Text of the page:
Everybody take a deep breath. Everything is going to be OK. Donald Trump might be edging closer to becoming the US president, Harry Styles might have cut off his beautiful hair and we might live in a world where Azealia Banks is allowed to be famous, but we'll always have tea.
The world might be running out of prosecco, chocolate and bananas at an alarming rate, but we can take comfort in the fact that the nation's favourite beverage isn't going anywhere any time soon.
In fact, Cornish tea is coming IN ABUNDANCE. Tea growers are expecting their biggest yield yet after the unusually warm winter. Bella Percy-Hughes, who works at tea plantation Tregothnan near Truro, said the climate had been perfect for growing tea.
"We had an extremely warm winter so we could have started plucking in January," she said. The plantation would normally begin plucking tea leaves in April.
Tregothnan, on the banks of the River Fal, began supplying England's first and only tea in 2005, although other UK growers have since taken root.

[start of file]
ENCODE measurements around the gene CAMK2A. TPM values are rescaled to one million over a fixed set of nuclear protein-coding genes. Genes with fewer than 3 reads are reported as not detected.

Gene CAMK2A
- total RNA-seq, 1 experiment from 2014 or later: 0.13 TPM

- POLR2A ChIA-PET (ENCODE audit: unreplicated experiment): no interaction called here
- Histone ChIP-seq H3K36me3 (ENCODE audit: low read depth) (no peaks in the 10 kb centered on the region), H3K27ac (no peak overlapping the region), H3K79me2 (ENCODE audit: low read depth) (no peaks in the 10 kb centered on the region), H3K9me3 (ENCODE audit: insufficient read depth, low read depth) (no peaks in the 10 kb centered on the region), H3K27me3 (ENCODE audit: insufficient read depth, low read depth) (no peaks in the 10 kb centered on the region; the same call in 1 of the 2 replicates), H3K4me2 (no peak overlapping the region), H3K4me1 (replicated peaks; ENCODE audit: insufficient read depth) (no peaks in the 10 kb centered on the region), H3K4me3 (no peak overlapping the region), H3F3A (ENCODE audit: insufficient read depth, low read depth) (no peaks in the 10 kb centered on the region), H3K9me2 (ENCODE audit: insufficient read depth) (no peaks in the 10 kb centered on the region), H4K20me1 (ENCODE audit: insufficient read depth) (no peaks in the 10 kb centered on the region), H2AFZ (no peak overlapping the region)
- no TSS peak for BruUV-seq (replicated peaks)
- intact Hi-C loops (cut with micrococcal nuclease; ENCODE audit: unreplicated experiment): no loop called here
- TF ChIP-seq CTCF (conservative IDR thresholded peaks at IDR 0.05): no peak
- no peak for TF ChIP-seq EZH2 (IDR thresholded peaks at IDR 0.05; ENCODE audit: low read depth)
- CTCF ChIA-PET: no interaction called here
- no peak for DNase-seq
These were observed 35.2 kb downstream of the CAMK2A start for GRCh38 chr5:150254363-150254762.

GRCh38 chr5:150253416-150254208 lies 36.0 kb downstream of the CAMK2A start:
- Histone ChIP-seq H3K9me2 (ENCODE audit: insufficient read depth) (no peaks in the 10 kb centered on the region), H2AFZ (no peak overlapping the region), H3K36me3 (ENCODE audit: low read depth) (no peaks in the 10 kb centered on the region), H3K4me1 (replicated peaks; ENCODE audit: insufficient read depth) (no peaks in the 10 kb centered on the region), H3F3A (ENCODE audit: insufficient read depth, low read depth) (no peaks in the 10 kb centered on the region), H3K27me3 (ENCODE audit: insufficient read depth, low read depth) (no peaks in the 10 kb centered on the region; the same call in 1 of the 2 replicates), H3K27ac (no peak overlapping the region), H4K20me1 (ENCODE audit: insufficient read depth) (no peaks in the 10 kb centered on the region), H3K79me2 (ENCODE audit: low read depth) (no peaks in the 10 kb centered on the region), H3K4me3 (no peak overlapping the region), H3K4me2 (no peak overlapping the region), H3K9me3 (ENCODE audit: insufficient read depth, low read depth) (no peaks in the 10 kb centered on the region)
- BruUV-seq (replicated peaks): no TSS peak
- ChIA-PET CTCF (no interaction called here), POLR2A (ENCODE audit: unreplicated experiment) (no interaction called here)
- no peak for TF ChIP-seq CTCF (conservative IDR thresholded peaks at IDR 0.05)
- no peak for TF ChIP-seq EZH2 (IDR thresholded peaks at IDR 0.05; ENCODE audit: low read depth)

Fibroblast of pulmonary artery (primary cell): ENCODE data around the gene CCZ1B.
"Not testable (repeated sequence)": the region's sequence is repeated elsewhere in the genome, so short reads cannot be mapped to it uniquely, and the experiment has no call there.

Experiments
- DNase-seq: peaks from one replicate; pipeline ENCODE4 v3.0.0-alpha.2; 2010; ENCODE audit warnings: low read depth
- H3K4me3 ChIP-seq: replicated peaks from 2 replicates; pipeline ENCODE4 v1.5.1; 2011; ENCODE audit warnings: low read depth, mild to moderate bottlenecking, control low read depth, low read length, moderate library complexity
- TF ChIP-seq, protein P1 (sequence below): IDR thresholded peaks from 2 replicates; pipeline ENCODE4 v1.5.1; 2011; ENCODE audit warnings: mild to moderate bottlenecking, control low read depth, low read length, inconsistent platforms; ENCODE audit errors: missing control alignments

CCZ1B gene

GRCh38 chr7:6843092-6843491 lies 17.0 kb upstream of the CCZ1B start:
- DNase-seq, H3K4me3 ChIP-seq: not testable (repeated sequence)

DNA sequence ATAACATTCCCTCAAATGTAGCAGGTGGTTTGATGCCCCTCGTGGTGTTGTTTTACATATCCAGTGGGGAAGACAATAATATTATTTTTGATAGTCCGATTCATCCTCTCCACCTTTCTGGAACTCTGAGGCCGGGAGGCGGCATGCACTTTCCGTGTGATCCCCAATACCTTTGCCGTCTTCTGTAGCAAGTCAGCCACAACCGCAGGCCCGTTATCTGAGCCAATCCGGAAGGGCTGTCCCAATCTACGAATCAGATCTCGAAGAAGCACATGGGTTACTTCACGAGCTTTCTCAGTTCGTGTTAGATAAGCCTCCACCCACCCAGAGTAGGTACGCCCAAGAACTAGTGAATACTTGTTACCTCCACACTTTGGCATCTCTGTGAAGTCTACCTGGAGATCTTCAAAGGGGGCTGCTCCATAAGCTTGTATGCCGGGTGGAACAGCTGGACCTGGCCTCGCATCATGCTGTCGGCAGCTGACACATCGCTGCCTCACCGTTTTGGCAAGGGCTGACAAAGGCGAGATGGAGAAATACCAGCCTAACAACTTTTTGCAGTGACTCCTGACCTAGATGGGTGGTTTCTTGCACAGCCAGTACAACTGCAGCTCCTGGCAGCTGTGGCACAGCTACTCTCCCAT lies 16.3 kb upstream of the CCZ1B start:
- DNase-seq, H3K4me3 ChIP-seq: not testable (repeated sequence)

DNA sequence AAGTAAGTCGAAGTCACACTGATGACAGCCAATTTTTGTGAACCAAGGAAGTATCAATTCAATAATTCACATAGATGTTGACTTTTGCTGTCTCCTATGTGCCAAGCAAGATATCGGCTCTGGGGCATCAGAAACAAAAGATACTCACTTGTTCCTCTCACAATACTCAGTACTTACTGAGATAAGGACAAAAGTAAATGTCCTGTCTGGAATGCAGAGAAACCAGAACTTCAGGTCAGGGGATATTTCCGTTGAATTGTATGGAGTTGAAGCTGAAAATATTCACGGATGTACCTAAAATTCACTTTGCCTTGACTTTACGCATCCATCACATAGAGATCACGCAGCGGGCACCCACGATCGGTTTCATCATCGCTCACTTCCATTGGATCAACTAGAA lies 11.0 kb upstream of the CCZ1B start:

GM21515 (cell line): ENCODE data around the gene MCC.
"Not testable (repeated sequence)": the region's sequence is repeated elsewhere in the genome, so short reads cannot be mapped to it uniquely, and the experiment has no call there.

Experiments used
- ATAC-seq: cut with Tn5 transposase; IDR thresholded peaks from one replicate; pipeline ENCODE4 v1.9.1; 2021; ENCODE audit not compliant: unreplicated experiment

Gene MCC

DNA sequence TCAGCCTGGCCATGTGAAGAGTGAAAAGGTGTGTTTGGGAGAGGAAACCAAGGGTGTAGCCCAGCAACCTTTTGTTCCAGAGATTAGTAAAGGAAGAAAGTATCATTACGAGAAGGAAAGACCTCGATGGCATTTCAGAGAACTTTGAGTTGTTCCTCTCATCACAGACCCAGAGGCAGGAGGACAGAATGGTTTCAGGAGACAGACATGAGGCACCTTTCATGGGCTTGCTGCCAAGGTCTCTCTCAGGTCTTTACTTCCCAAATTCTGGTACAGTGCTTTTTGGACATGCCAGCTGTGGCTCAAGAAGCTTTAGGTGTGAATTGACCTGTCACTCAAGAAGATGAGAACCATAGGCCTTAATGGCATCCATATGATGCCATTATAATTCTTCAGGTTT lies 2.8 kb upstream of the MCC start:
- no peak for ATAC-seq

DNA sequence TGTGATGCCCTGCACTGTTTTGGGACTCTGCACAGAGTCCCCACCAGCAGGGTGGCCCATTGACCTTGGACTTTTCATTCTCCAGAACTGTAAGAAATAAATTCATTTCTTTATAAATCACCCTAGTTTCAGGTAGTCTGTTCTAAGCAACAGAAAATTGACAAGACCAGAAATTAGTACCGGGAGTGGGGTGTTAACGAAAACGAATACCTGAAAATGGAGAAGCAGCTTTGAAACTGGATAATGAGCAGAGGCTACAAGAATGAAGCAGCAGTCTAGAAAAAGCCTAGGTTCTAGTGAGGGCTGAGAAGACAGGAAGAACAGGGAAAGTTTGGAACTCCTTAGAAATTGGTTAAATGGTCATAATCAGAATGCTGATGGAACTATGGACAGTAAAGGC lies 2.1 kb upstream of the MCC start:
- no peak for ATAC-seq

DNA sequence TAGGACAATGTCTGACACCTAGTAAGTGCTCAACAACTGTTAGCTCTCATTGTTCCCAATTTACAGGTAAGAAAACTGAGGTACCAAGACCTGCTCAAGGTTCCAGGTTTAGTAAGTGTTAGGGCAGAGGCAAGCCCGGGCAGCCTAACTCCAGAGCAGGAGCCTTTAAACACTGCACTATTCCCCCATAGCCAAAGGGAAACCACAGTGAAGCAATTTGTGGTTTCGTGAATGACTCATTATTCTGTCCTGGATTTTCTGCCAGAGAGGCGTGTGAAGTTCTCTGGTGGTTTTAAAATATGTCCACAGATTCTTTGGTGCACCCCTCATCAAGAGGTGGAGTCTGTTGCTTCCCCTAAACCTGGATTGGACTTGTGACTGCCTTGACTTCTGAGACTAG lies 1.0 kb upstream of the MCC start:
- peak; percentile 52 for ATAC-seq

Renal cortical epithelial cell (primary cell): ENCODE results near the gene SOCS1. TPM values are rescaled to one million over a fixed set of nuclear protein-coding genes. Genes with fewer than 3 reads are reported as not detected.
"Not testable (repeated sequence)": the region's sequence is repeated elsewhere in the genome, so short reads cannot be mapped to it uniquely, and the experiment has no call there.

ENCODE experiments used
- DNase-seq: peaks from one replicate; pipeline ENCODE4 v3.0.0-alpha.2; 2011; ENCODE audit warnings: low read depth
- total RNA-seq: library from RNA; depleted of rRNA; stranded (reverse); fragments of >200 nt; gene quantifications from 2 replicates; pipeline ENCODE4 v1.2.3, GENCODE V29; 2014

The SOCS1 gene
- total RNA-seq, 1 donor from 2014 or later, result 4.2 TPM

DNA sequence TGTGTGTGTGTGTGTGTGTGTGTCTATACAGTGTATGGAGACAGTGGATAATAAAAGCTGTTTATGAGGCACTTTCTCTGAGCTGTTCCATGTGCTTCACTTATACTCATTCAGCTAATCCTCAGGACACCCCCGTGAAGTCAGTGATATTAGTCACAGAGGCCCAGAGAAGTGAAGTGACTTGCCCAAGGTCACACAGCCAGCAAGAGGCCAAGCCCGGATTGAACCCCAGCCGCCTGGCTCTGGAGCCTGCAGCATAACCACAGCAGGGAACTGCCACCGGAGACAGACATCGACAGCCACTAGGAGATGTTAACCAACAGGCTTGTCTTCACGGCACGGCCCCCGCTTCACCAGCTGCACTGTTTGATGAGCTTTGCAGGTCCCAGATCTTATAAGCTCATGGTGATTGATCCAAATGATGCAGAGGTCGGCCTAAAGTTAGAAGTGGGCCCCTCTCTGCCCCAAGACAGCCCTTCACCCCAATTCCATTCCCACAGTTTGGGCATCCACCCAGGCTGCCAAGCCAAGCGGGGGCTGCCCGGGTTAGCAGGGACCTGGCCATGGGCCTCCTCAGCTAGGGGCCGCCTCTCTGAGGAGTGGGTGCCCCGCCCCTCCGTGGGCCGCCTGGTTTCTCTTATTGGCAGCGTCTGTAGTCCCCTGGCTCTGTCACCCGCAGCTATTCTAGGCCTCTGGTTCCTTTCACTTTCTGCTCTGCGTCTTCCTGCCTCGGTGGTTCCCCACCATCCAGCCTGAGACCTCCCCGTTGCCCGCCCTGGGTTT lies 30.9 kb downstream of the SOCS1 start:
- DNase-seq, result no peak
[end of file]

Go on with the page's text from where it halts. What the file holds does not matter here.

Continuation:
"The air is constantly humid and it's always warm - we never get frosts here," Percy-Hughes said.
"It's warm and wet and those are the conditions that tea absolutely loves."
Tregothnan produces a host of flavours - from strong breakfast teas akin to a Yorkshire brew to herbal varies - which get their different tastes from the drying methods.
The Tregothnan estate, which has been in the Boscawen family since 1334, was the first place to grown ornamental Camellia plants outdoors 200 years ago. Tea plants, Camellia sinensis, now thrive on the estate.